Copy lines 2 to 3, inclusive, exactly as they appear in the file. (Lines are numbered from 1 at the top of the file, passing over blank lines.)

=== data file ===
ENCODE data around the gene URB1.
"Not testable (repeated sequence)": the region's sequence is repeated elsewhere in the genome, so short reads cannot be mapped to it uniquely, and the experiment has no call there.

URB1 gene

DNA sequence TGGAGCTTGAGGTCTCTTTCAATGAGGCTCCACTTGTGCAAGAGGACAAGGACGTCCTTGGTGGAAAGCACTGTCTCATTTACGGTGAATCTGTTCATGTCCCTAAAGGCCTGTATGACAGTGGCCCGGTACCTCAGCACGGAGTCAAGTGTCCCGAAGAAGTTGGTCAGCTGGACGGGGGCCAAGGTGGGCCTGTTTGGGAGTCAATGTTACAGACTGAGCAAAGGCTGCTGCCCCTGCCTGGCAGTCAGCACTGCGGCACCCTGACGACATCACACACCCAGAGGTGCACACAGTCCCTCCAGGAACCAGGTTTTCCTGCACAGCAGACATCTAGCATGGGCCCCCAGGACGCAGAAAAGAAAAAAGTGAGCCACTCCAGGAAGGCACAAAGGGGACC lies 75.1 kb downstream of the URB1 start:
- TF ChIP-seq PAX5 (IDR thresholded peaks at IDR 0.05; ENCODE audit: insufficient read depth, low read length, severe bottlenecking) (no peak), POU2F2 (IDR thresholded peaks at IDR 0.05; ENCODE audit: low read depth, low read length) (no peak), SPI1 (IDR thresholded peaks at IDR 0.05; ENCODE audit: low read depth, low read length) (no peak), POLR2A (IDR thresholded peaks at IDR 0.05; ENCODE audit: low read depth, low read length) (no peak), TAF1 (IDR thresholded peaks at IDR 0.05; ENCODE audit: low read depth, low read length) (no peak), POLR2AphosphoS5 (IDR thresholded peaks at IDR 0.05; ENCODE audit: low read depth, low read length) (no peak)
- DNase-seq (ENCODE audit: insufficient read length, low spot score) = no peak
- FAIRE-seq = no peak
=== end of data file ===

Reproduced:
"Not testable (repeated sequence)": the region's sequence is repeated elsewhere in the genome, so short reads cannot be mapped to it uniquely, and the experiment has no call there.

URB1 gene